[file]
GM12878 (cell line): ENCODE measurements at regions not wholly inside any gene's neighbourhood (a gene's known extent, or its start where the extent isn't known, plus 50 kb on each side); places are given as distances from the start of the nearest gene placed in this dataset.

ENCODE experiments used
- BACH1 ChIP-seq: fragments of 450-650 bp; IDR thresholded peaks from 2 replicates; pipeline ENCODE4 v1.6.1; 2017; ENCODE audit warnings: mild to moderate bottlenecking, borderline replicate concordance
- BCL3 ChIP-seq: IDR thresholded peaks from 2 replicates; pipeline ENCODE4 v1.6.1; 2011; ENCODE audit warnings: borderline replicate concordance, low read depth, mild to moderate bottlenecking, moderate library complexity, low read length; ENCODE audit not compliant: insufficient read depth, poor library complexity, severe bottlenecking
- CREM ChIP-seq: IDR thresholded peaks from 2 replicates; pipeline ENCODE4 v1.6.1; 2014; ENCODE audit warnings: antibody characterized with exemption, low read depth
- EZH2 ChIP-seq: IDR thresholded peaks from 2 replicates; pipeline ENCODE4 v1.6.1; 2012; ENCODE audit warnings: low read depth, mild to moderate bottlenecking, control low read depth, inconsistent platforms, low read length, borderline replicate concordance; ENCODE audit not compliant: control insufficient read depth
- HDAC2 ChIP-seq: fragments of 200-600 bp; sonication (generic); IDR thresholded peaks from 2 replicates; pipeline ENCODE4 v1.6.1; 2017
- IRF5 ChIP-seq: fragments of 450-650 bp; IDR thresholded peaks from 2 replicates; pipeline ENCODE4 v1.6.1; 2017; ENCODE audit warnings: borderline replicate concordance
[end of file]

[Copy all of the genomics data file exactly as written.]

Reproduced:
GM12878 (cell line): ENCODE measurements at regions not wholly inside any gene's neighbourhood (a gene's known extent, or its start where the extent isn't known, plus 50 kb on each side); places are given as distances from the start of the nearest gene placed in this dataset.

ENCODE experiments used
- BACH1 ChIP-seq: fragments of 450-650 bp; IDR thresholded peaks from 2 replicates; pipeline ENCODE4 v1.6.1; 2017; ENCODE audit warnings: mild to moderate bottlenecking, borderline replicate concordance
- BCL3 ChIP-seq: IDR thresholded peaks from 2 replicates; pipeline ENCODE4 v1.6.1; 2011; ENCODE audit warnings: borderline replicate concordance, low read depth, mild to moderate bottlenecking, moderate library complexity, low read length; ENCODE audit not compliant: insufficient read depth, poor library complexity, severe bottlenecking
- CREM ChIP-seq: IDR thresholded peaks from 2 replicates; pipeline ENCODE4 v1.6.1; 2014; ENCODE audit warnings: antibody characterized with exemption, low read depth
- EZH2 ChIP-seq: IDR thresholded peaks from 2 replicates; pipeline ENCODE4 v1.6.1; 2012; ENCODE audit warnings: low read depth, mild to moderate bottlenecking, control low read depth, inconsistent platforms, low read length, borderline replicate concordance; ENCODE audit not compliant: control insufficient read depth
- HDAC2 ChIP-seq: fragments of 200-600 bp; sonication (generic); IDR thresholded peaks from 2 replicates; pipeline ENCODE4 v1.6.1; 2017
- IRF5 ChIP-seq: fragments of 450-650 bp; IDR thresholded peaks from 2 replicates; pipeline ENCODE4 v1.6.1; 2017; ENCODE audit warnings: borderline replicate concordance